Erik and I had an interesting discussion this morning. I read an interview yesterday in The Sun, in which psychologist Stanislav Grof spoke of the trauma of birth as one of the principal influences in our lives. Addressing this, Grof cited a couple of other researchers and stated they’d found that birth trauma was correlated with suicide, and moreover, that specific types of trauma matched up with specific types of suicide: asphyxiation with squeezing in the birth canal, violent suicides with mechanical birth traumas, substance-induced suicides with opiates administered during labor. I found this all fascinating and told Erik about it. He frowned and said this sounded questionable. I showed him the paragraph in the article, he Googled the researchers and the studies. Our conversation then went something like this:
ERIK: I think he’s extrapolating too freely from the evidence. What he’s saying sounds like bad science.
LISA: That’s just the way people talk. It’s an interview, not a peer-reviewed paper.
ERIK: Yeah, but that’s still not responsible. He’s taking something from the studies to talk about something else, and making it sound like that was in the studies.
LISA: Well, I don’t rule it out, just because it hasn’t yet been verified by science.
ERIK: But if the science isn’t there, he shouldn’t be making claims like that.
LISA: I’m just intrigued by the possibility. I don’t feel that I need a whole ton of scientific evidence to measure whether an idea is interesting to me.
And so on and so forth. Basically it went like this, Lyapa-style:
ERIK: *swipe swipe*
LISA: *swipe swipe*
ERIK: *swipe swipe swipe*
LISA: *swipe swipe swipe*
We weren’t mad, because this is ground we’ve gone over many times before. But we were annoyed, because, well, we’ve talked about this before. I’ll bring something up that interests me, and Erik will wonder whether it’s confirmed by studies and Google it and find that it’s not. Then I get mad because he keeps trying to bring science into the conversation when it’s not the science part that interests me. Then he gets mad because for everything he says after that, I act like I’m listening when I’m really not.
This morning we were having this same old conversation we’ve had a million times before, but we really didn’t even want to, because we were so tired from our long day yesterday. But you know how it is once you get into a conversation like this; it’s hard to get out. So we were talking and talking and at some point we left the same old ground:
LISA: You know, when I tell you something that interests me and you tell me it’s bad science, I feel like you’re telling me I don’t think things through.
ERIK: That’s not what I’m saying at all!
LISA: Or I feel like you’re saying that the things that interest me are silly or stupid.
ERIK: No no, they’re not! I don’t feel that way at all!
LISA: Well, that’s how I feel.
ERIK: All I’m trying to do is point out when something is bad science, but it’s like I’m pushing this button and it just makes you so defensive.
LISA: It’s true, you are pushing one of my buttons.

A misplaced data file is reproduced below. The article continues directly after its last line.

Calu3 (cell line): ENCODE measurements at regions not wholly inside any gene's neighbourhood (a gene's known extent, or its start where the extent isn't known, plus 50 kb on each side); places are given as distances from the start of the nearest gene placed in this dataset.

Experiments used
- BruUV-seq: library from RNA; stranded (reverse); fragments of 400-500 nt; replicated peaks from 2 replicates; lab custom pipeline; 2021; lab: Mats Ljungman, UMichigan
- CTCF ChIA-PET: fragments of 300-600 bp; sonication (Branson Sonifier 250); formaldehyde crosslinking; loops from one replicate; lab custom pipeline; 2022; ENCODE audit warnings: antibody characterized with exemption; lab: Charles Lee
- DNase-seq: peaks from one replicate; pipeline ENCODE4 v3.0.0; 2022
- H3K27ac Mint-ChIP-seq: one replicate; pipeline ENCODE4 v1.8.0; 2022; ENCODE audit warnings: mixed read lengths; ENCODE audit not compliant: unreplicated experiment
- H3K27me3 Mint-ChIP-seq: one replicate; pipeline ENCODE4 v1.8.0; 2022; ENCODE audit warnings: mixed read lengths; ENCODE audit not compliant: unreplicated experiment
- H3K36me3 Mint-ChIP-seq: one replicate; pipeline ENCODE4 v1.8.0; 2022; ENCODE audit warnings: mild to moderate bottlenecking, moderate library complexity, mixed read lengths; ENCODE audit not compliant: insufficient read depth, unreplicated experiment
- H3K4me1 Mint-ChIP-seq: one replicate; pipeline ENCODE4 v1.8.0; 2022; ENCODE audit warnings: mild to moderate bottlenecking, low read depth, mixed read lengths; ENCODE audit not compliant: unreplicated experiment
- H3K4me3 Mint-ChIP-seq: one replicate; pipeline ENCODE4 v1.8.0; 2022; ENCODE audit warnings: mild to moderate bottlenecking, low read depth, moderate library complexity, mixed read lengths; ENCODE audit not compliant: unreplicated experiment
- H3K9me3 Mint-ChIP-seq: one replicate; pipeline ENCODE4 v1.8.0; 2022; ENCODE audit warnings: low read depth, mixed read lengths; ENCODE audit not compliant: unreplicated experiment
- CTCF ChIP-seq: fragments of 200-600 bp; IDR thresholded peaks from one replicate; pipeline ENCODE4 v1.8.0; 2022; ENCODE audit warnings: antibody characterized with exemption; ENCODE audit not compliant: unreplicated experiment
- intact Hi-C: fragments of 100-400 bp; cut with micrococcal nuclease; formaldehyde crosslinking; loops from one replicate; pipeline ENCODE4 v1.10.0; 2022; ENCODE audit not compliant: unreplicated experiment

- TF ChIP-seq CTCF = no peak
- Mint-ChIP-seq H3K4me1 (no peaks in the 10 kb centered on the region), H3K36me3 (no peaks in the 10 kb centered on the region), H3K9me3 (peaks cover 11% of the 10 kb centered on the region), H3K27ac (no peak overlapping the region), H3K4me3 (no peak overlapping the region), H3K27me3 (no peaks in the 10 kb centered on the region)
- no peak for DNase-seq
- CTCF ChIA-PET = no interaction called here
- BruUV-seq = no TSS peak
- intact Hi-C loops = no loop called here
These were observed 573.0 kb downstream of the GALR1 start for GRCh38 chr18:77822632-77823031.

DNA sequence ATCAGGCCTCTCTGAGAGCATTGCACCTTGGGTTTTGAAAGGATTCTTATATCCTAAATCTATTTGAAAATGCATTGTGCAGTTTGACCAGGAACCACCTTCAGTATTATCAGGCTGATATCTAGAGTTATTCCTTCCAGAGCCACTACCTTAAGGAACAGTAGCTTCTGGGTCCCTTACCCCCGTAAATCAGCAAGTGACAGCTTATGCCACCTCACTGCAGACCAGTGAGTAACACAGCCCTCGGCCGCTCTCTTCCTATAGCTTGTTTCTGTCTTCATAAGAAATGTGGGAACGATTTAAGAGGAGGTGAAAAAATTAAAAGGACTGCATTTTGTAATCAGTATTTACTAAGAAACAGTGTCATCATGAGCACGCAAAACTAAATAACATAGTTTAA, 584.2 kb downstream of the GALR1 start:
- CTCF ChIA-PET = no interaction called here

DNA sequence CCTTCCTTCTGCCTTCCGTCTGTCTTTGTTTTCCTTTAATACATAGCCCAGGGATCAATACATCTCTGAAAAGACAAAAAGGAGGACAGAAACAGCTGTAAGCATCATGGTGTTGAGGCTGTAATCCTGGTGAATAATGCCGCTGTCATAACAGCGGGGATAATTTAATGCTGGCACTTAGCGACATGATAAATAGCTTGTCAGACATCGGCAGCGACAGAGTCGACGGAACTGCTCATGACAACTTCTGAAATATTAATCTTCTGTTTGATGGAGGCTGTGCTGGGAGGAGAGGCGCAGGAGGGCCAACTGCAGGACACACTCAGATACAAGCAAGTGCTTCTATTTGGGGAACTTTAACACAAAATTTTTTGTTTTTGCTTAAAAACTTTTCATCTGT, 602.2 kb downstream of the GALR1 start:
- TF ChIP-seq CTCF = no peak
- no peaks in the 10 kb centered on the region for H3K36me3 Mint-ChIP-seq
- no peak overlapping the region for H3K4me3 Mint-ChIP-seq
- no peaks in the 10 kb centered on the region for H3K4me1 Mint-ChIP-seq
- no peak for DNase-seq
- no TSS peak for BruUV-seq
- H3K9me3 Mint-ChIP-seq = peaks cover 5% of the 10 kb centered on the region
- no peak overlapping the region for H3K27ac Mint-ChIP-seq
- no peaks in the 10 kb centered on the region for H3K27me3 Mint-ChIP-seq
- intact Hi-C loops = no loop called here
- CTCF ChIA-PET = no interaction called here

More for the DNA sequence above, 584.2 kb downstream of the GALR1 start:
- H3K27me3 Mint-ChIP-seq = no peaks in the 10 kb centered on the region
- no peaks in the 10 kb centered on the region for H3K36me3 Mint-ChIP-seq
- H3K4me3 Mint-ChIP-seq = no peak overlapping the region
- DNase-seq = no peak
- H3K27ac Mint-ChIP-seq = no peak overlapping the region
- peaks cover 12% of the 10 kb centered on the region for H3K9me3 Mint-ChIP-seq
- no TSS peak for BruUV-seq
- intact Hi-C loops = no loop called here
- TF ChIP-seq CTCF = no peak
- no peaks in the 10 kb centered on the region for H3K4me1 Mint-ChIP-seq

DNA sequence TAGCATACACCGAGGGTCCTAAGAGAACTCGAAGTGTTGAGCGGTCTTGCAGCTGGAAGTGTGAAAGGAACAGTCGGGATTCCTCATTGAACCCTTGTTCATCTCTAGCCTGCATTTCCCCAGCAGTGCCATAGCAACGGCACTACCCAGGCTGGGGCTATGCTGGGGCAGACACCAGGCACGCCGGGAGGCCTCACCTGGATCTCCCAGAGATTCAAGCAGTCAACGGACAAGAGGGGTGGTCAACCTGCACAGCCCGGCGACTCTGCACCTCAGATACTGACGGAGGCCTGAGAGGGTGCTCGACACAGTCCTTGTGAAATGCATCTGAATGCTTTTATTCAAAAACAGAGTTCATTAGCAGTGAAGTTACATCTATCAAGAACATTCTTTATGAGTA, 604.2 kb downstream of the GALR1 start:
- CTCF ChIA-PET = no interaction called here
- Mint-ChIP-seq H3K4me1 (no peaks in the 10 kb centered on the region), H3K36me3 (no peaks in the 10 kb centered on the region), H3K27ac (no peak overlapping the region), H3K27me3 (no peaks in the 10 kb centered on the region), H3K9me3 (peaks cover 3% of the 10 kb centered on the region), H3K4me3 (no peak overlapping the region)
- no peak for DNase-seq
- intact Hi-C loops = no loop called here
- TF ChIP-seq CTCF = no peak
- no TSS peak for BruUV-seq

ERIK: But when you react that way, I feel like you’re calling me close-minded just because I’m questioning the science.
LISA: I guess I am kind of calling you close-minded.
ERIK: Well, that’s one of my buttons.
If Erik had just been pushing one of my buttons, it would have been okay. If I had just been pushing his, it would have been fine too. But because we were each touching a nerve in the other, both of us flared up and had this conversation that we’re always having because it always pushes our buttons. So we started talking about these buttons.
LISA: Okay, let me just ask you: Do you think I’m a bad critical thinker?
ERIK: No! Not at all! I think you’re a very good critical thinker; that’s why you write so well.
LISA: I don’t think I am though; I think a lot of the time I’m really gullible and I write badly. And I feel like there’s this whole realm of stuff that interests a lot of women, that a lot of guys think is stupid, so that’s also why I’m sensitive about this.
ERIK: Do you think I’m close-minded?
LISA: Well, you are, but that’s not a criticism. I am too. There’s almost nothing you can tell me about engineering that I want to hear, and I know that for you, even if you lived for 200 years, you’d never care about fashion.
ERIK: How can I work on being more open-minded?
LISA: You don’t need to. I’m just being a 3-year-old because I want you to like the same things I like at the same intensity, and when you don’t, I think you’re close-minded. That’s just me being silly.
Having realized the trouble, we made a tentative pact. The next time this happens, we will try to deal with it like this:
LISA: Look at what this says, isn’t that interesting?
ERIK: Sure, but I don’t know if that’s backed up by science.
LISA: You’re probably right, but I don’t care.
So this is what we’ve learned about ourselves and our relationship this morning! Of course this whole business took a lot longer and we weren’t nearly so articulate — and there was a lot of blustery poking and waving while we figured out what we were so annoyed about — but the end result is the same. I think this lesson is applicable to a lot of relationship disagreements, whether it’s in our marriage or whether it’s arguments we have with other people. When other people push our buttons, there’s a big divide between what they say and what we hear, and when that’s going on on both sides of the conversation, it gets sticky. But maybe we’ll remember this in future and be able to talk it out before it gets to the swiping stage!